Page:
BWW Interviews: Through the Looking Glass with Sonia Rodriguez
The National Ballet of Canada's production of Alice's Adventures in Wonderland just announced yesterday that it is sold out for the rest of its run. The city of Toronto appears to have fallen happily down the rabbit hole, as critics and theatre-goers alike rave about Christopher Wheeldon's new twist on the classic tale. The show had its North American Premiere on June 4th and has now sold over 25,000 tickets for the 13 performance run, making it the highest grossing main season production in the history of the company.
Sonia Rodriguez is one of the National Ballet's Principal dancers currently dancing the role of Alice. Recently awarded the Officer's Cross of the Civil Merit by His Majesty, King Juan Carlos I of Spain in recognition of her excellence in dance and her contribution to promote the Spanish Culture abroad, Ms. Rodriguez is once again dancing on Canadian stages and wowing audiences in the lead role of Alice.
Ms Rodriquez celebrated her 20th Anniversary with The National Ballet of Canada last year, and now is taking on what is arguably her most challenging role to take as she delves into her own personal Wonderland. BWW had the chance to talk with Ms. Rodriguez about what it has been like playing Alice, the challenges of being in a brand new ballet and about being both a mother and a dancer:
Congratulations on dancing the lead role of Alice in the new ballet Alice's Adventures in Wonderland. What has been the most exciting part of this journey so far for you?
It has been a long rehearsal period for the dancers and seeing the production take shape as each dancer brings life to their character has been amazing. We have finally moved into the theatre and now our Wonderland is complete with sets and costumes. I love performing it.
This is a brand new ballet, what types of unique challenges does that present for you as a dancer? How does the experience differ from performing an existing and well-known work?
I was familiar with the story and the character so that was a good starting point. As with any other work, we start by learning the steps and slowly add characterization. Knowing who you are and what your relationship is with the other characters is very important. The role of Alice is a challenging one as it demands great acting ability but is also very technical. The first Act is over an hour long and Alice is onstage the whole time, so it is also a challenge of endurance.
Given that this is a new ballet, were the dancers given the opportunity to put in feedback of their own and contribute to the development process in any way?
The production had already been set on The Royal Ballet so even though it is a new production in North America, the ballet is already choreographed. Because it is a very recent work, Christopher Wheeldon, the choreographer, made a few changes and added a few things here and there. He is an extremely detail-oriented person and knows exactly what he wants at all times.
Last year you celebrated your 20th Anniversary with The National Ballet of Canada - how have you grown and changed over the years? And how does that growth prepare you to take on such a classic role such as Alice?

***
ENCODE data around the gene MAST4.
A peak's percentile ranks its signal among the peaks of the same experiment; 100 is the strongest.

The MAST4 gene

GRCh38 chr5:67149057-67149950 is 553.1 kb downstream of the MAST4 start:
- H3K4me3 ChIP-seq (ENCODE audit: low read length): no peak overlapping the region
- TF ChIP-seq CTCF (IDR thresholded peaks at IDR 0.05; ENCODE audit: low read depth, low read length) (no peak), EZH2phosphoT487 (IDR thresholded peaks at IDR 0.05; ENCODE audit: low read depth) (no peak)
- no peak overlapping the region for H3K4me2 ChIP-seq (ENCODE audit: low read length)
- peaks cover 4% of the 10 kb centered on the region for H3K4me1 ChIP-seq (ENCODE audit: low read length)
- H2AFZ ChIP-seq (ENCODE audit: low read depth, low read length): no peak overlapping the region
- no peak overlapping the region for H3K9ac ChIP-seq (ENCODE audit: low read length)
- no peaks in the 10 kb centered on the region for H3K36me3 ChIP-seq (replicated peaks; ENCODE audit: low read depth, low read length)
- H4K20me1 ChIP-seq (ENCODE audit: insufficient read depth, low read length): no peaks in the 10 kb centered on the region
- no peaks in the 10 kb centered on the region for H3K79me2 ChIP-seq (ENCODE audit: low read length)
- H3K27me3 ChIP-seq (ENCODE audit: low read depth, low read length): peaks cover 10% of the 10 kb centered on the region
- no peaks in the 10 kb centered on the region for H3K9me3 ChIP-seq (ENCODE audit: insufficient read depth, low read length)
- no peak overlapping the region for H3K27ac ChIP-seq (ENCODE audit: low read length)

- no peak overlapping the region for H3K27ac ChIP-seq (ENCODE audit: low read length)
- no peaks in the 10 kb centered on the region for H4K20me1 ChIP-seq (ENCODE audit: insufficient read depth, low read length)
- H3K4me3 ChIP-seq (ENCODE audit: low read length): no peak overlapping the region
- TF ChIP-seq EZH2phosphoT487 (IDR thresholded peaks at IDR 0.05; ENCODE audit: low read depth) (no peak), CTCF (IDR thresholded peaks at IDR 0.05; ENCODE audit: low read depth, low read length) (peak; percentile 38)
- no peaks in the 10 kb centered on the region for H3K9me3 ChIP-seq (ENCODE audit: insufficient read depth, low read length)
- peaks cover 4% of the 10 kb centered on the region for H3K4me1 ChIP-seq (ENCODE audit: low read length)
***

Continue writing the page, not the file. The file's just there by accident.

As an artist, I feel like I have evolved and grown over the years. The experience of 21 years onstage and the broad repertoire of ballets that I have danced over the years gives me the confidence and knowledge when it comes to approaching a new work.
Without giving too much away, what would you say makes Alice's Adventures in Wonderland so unique? And what would be the main reason you would give to encourage a younger audience to come and see the show?
Alice's Adventures in Wonderland is truly a thrilling and exciting show to watch. It is like no other ballet in the sense that it is much more than that. It is a full theatrical experience that the whole family will enjoy.
When you aren't dancing, do you get the chance to experience/explore other kinds of theatre? If so, did you have a favourite production over the last year or so in Toronto?
I find it very difficult to find time, between work and my family, to go to the theatre as much as I would like but I do enjoy it and try to get out and support other artists as much as I can. The last production I saw was Barrymore. Christopher Plummer was incredible in it.
On a more personal note, your husband Kurt Browning is a professional figure skater - in your opinion, what sport makes for the better athlete? Skating or dancing?
Even though dancing can be competitive, it is not a sport. I think figure skating is the most artistic sport there is and dance is probably the most athletic art form there is. Anyone involved in either, at the professional level, has to be a great athlete.
Finally, are you trying to raise your children to have an interest in both skating and dance? And is Alice's Adventures in Wonderland something you think they would enjoy?
Both my boys will definitely learn how to skate, I think it is a Canadian right, but that does not mean that they will become figure skaters. As for dancing, they are both musical and coordinated but they have not asked me to take ballet lessons. I will expose them to both but will take the lead from them.
They have both seen many of my performances and enjoyed them immensely. They are looking forward to coming and watching Alice's Adventures in Wonderland and I know that just like the rest of the audience, they are going to love it.